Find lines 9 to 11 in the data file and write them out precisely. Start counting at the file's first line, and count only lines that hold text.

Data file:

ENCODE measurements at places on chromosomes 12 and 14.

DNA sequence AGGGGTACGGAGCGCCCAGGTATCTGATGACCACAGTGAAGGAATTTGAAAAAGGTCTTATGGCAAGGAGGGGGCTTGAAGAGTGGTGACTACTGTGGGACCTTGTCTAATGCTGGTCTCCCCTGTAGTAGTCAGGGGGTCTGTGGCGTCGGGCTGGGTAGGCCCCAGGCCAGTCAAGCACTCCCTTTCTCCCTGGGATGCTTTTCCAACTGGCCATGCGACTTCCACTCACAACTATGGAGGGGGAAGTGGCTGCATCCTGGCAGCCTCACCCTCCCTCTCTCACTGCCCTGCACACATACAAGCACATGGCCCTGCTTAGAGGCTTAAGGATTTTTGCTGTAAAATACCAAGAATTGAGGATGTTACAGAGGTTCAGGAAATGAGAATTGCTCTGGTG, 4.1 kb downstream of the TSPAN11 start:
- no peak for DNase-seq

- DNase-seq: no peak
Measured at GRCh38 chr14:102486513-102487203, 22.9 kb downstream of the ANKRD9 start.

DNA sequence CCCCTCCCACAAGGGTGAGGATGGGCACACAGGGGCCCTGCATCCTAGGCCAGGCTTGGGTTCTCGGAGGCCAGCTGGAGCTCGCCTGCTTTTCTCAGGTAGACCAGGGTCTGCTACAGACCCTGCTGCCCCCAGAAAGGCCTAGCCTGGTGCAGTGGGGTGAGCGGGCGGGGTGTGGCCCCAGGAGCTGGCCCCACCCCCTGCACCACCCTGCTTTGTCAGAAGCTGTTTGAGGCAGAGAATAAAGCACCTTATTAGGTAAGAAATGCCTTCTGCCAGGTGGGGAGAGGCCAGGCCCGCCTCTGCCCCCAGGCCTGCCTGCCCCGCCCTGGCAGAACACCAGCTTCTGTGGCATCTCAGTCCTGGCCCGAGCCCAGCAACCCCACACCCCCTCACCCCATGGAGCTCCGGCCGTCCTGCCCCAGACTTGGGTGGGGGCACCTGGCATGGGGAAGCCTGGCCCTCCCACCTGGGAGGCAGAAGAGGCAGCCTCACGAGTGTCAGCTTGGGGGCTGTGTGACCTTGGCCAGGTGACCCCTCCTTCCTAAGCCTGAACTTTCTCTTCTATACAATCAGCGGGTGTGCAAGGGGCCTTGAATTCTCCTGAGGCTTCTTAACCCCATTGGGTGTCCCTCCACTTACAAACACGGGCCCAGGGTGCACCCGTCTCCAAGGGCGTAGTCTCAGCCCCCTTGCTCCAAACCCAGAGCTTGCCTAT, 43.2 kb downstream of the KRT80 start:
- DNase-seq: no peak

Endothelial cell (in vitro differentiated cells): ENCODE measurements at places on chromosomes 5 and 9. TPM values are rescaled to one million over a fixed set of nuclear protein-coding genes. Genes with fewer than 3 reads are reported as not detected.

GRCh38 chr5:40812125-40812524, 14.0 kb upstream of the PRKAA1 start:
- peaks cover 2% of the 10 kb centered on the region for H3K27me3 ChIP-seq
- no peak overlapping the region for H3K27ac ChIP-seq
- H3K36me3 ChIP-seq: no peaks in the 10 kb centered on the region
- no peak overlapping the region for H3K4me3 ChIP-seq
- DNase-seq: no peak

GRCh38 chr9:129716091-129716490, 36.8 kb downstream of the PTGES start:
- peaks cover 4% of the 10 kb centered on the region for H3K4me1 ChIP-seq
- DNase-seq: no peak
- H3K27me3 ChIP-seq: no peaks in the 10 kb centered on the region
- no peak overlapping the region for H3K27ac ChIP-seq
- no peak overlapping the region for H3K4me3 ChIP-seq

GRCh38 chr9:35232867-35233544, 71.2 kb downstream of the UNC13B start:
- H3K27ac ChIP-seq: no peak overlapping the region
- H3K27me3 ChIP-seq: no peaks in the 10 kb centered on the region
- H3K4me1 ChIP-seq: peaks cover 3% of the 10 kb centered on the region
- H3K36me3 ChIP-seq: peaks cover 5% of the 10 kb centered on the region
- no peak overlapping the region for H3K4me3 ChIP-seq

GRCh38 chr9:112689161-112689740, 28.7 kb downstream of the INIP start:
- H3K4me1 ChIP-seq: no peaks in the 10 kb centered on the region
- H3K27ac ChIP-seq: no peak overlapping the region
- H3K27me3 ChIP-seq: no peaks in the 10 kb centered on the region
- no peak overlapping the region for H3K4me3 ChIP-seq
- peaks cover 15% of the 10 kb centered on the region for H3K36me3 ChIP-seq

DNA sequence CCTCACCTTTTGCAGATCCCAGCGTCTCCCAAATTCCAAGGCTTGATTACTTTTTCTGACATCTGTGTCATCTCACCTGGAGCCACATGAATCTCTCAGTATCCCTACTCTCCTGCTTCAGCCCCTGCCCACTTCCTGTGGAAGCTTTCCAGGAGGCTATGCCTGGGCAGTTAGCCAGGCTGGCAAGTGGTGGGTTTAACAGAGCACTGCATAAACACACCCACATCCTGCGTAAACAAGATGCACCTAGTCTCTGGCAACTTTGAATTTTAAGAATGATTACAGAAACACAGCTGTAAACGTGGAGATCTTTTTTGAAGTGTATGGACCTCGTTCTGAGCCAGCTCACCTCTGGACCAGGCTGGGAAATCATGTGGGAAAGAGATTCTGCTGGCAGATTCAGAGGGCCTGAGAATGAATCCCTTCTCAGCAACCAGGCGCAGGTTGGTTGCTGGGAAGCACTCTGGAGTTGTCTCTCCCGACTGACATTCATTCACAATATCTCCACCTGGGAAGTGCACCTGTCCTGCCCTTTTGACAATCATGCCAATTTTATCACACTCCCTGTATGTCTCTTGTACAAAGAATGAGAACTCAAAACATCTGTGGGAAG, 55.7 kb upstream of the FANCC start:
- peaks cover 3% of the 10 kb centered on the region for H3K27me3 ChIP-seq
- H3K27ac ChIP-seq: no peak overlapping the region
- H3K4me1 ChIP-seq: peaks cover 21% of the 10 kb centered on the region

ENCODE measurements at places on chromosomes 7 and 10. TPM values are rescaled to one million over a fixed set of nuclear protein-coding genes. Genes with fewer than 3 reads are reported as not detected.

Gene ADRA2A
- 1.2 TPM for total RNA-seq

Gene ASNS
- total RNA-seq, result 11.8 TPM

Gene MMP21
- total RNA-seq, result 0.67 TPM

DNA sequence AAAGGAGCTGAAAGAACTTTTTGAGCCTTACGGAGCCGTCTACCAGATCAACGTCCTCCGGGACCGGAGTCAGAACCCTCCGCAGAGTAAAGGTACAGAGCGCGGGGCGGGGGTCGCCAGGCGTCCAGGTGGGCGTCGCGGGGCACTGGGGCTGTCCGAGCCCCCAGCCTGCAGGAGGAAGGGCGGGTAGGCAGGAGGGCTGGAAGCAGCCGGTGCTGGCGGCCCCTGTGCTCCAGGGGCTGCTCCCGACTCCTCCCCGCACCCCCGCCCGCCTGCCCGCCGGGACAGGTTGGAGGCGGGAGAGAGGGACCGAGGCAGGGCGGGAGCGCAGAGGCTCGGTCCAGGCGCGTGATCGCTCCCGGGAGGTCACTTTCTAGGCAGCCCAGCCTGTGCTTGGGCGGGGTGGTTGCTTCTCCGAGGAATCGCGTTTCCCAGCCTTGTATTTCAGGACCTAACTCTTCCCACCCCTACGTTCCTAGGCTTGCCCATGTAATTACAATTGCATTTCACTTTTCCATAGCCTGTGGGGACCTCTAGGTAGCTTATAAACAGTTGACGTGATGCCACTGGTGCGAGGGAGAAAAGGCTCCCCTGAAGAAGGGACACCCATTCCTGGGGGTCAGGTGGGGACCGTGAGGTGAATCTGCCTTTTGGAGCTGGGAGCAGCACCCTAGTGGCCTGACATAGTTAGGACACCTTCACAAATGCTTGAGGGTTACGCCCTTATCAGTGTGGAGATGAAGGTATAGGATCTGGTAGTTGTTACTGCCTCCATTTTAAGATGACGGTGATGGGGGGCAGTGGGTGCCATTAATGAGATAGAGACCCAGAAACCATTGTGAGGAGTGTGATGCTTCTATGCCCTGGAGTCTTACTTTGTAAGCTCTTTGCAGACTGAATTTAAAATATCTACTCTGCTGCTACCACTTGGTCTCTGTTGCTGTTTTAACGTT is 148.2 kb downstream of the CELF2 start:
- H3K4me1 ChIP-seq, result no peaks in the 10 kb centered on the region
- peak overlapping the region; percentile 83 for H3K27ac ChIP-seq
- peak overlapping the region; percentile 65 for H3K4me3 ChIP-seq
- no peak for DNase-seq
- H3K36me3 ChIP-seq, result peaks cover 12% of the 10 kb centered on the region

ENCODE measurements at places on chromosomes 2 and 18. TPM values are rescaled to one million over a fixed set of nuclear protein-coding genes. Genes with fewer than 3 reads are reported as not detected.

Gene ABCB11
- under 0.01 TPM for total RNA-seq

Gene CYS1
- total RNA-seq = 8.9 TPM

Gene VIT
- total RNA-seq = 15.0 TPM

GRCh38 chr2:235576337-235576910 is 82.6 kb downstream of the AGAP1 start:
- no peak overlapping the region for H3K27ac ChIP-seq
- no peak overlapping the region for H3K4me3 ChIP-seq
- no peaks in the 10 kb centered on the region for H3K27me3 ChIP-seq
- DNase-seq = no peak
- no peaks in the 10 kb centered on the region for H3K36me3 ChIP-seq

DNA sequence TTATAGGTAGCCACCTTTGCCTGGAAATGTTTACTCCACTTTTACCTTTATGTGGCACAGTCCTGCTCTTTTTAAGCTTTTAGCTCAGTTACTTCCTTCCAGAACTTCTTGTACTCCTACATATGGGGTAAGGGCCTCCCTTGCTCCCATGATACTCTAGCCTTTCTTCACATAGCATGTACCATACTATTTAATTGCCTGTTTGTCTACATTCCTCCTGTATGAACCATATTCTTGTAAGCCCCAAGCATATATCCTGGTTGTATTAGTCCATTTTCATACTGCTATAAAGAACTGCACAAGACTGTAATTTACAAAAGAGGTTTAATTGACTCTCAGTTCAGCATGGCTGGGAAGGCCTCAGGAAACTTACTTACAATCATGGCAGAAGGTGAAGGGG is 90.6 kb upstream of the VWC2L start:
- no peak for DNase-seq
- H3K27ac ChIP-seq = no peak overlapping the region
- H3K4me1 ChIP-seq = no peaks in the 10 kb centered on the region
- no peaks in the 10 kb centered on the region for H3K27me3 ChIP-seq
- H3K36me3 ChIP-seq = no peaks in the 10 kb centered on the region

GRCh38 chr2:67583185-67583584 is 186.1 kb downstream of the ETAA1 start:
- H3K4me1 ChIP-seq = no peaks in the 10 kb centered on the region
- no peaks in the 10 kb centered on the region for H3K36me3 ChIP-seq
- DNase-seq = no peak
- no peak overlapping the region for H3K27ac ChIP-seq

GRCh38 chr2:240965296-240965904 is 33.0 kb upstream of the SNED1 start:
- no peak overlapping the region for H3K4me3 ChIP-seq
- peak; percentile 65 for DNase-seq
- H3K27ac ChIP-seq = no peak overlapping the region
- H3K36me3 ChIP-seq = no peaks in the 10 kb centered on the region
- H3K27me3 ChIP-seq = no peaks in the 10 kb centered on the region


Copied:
GRCh38 chr5:40812125-40812524, 14.0 kb upstream of the PRKAA1 start:
- peaks cover 2% of the 10 kb centered on the region for H3K27me3 ChIP-seq
- no peak overlapping the region for H3K27ac ChIP-seq